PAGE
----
During the activity, students pick up a natural object, such as a leaf, and make “I notice…” statements out loud with a partner, then share some of their observations with the group. They do the same with “I wonder…” questions, and with “It reminds me of…” connections. Then, students practice using these tools while exploring whatever they find interesting. This simple routine can help students get beyond seeing nature as a “green blur,” and lead them to never be bored in nature again.
- Increase curiosity for and directly engage with aspects of the natural world.
- Make observations, ask questions, and relate findings to past experiences.
- Learn that descriptive observations are distinct from statements of opinion or identification.
A short video documentary, filmed at a Siwash Gathering in Tsilhqot'in territory (near Sugar Cane), introduces the game of Lahal. Learners will listen and watch to learn not only the rules of the game, but also the purpose both past and present.
Learners will learn about the materials, the hand signals as well as the object and procedures of the game.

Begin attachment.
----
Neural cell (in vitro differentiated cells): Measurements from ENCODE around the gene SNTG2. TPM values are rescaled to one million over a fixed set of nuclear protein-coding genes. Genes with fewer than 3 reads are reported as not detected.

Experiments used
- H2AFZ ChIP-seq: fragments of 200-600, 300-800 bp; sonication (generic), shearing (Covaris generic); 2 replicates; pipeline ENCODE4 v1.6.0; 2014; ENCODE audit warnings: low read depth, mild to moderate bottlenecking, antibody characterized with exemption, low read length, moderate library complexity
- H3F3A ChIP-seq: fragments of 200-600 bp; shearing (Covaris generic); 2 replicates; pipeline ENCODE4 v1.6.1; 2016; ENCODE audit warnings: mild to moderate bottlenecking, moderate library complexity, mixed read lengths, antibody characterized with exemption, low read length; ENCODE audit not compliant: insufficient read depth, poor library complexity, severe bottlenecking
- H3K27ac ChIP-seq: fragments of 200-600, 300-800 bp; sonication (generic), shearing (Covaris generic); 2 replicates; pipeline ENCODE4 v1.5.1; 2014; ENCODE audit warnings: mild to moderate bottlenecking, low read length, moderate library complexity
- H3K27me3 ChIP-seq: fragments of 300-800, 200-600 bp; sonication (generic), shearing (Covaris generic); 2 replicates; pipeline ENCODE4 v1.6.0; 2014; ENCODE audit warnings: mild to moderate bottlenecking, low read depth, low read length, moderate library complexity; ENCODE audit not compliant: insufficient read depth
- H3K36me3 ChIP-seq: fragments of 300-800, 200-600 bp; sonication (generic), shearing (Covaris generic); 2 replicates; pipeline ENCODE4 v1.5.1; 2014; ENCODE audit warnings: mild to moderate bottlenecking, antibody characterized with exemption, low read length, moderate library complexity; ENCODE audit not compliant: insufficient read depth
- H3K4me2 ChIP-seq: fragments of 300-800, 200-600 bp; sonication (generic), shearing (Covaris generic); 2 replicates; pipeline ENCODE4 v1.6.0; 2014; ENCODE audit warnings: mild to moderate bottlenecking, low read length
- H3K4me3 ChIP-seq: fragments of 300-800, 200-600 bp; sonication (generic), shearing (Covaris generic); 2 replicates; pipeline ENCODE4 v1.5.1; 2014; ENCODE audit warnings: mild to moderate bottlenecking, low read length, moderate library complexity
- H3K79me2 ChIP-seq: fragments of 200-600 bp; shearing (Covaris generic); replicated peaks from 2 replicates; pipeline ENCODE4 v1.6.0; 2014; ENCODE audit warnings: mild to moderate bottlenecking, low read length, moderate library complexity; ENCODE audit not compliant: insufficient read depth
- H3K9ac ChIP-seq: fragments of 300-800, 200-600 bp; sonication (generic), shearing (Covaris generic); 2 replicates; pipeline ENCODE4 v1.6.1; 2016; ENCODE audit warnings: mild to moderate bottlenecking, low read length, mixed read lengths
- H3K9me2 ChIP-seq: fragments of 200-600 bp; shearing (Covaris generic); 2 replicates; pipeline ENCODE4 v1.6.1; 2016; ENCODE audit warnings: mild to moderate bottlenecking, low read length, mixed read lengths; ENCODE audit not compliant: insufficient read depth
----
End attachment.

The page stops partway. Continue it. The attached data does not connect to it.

Learners will be introduced the the value this game holds for the Tsihlqot'in community both past and present.
Learners will then be asked to calculate theoretical probabilities of certain results in the game.
Learners will be introduced to experiential probability and will have an opportunity to conduct a math experiment in small groups.
Learners will have a chance to reflect on their learning after watching a first nation's dance celebrating Laval.
Finally, if the teacher wishes, the actual game of Lahal can be played!
Worksheets, links to videos, music, etc. provided.
*Theoretical probability (with 2 independent events)
*Experiential probability (with 2 independent events)
*Develop, demonstrate, and apply mathematical understanding through play, inquiry, and problem solving
*Connection to first people's principles of learning and learning content
*Learning recognizes the role of indigenous knowledge
*Learning ultimately supports the well-being of the self, the family, the community, the land, the spirits and the ancestors